Know the worship method mantra and aarti of Lord Ayyappa
Know the worship method mantra and aarti of Lord Ayyappa

Lord Ayyappa, also known as Hariharan Puthiran or Manikandan, is a revered deity in Hinduism. He is considered the son of Lord Shiva and the feminine incarnation of Lord Vishnu's Mohini. Lord Ayyappa is primarily worshiped in the states of Kerala, Tamil Nadu, and Karnataka in South India. This article delves into the fascinating history of Lord Ayyappa, explores the rituals and practices associated with his worship, and outlines the rules that devotees traditionally follow.

The History of Lord Ayyappa:

The origin of Lord Ayyappa traces back to the legend of the union between Lord Shiva and Mohini, the enchanting female form assumed by Lord Vishnu. The story goes that Lord Ayyappa was born to foster parents, King Rajashekara Pandyan of Pandalam and Queen Dharmaprabha. His birth was a result of Lord Shiva's union with Mohini during the churning of the celestial ocean, known as the Samudra Manthan. As he grew up, Lord Ayyappa displayed divine powers and performed numerous miracles, endearing himself to the people.

Lord Ayyappa's Journey to Sabarimala:

According to popular belief, Lord Ayyappa embarked on a spiritual journey to Sabarimala, a prominent pilgrimage site located in the Western Ghats of Kerala. It is believed that he meditated in the form of a yogi in the forests surrounding the Sabarimala temple. Devotees undertake a challenging pilgrimage known as the Sabarimala Yatra to pay homage to Lord Ayyappa. The journey involves a rigorous 41-day austerity period and culminates in a trek through dense forests to reach the temple.

Worshiping Lord Ayyappa:

Devotees of Lord Ayyappa adhere to a set of rituals and practices during their worship. Here are some key aspects of worshiping Lord Ayyappa:

Observing the Mandala Vratham: The Mandala Vratham is a 41-day austerity period undertaken by devotees before the Sabarimala Yatra. During this time, devotees follow strict rules, including maintaining celibacy, practicing abstinence from alcohol and non-vegetarian food, and engaging in daily prayers and meditation.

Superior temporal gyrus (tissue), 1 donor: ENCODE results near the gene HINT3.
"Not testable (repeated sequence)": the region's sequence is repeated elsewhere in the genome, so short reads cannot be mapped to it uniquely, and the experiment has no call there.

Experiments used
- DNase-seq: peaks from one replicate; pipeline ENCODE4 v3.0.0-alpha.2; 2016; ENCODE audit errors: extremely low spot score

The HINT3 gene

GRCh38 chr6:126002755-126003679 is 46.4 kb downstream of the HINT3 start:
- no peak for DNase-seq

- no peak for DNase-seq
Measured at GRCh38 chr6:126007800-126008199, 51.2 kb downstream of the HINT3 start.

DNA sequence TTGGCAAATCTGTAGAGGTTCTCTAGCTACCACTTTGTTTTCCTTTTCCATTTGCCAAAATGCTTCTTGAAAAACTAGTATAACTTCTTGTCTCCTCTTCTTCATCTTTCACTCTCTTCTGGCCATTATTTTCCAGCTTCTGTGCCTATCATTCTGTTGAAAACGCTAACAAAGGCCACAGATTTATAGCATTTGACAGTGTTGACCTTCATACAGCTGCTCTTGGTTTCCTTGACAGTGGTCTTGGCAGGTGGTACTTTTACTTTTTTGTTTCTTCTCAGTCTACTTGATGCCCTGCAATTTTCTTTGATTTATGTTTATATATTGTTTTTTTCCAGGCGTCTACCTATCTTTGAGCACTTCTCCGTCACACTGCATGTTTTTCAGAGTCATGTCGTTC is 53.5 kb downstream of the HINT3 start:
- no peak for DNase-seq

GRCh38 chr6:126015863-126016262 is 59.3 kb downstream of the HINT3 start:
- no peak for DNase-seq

Visiting the Sabarimala Temple: Devotees visit the Sabarimala temple during the Makaravilakku season, which usually falls in the months of December and January. The pilgrimage involves climbing the Neelimala and Appachimedu hills, observing a fast, and wearing traditional black attire. The sacred "Irumudi" (a two-compartment bag) containing offerings is carried on the head throughout the journey.

Offering Prayers and Vows: Devotees offer prayers at the temple and take vows, seeking Lord Ayyappa's blessings for specific wishes or in gratitude for fulfilled desires. The vows often involve observance of specific rituals, such as fasting, performing acts of charity, and abstaining from worldly pleasures.

Engaging in Bhajans and Bhakti: Bhajans (devotional songs) and bhakti (devotion) play an essential role in worshiping Lord Ayyappa. Devotees gather in groups to sing bhajans, expressing their love and reverence for the deity. It creates an atmosphere of spiritual bliss and fosters a sense of community among the devotees.

Rules and Guidelines for Devotees:

Devotees who worship Lord Ayyappa follow certain rules and guidelines to maintain purity and discipline throughout their spiritual journey. Here are some common rules observed:

Observing Celibacy: Devotees, particularly men between the ages of 12 and 70, are expected to observe celibacy during the Mandala Vratham and the Sabarimala pilgrimage. This practice is believed to help channel their energies toward spiritual growth and devotion.

Abstinence from Alcohol and Non-vegetarian Food: Devotees abstain from consuming alcohol and non-vegetarian food during the 41-day austerity period. This act of self-restraint is seen as a means of purifying the body and mind.

Wearing Traditional Attire: Devotees wear traditional attire, typically consisting of black or saffron-colored clothes, during the Sabarimala pilgrimage. This practice signifies unity and equality among the devotees, regardless of their social or economic background.

Observing Fasting: Fasting is an integral part of worshiping Lord Ayyappa. Devotees undertake strict fasting during the Mandala Vratham and the Sabarimala Yatra. Some devotees choose to fast on specific days of the week or during auspicious occasions dedicated to Lord Ayyappa.

Lord Ayyappa holds a special place in the hearts of millions of devotees, who embark on arduous pilgrimages and observe strict rituals to seek his blessings. The history of Lord Ayyappa, his journey to Sabarimala, and the practices associated with his worship are deeply ingrained in the cultural and religious fabric of South India. By adhering to the prescribed rules and guidelines, devotees aim to cultivate discipline, purity, and devotion in their lives. The worship of Lord Ayyappa continues to inspire and uplift countless individuals, fostering a profound sense of spirituality and unity among his followers.

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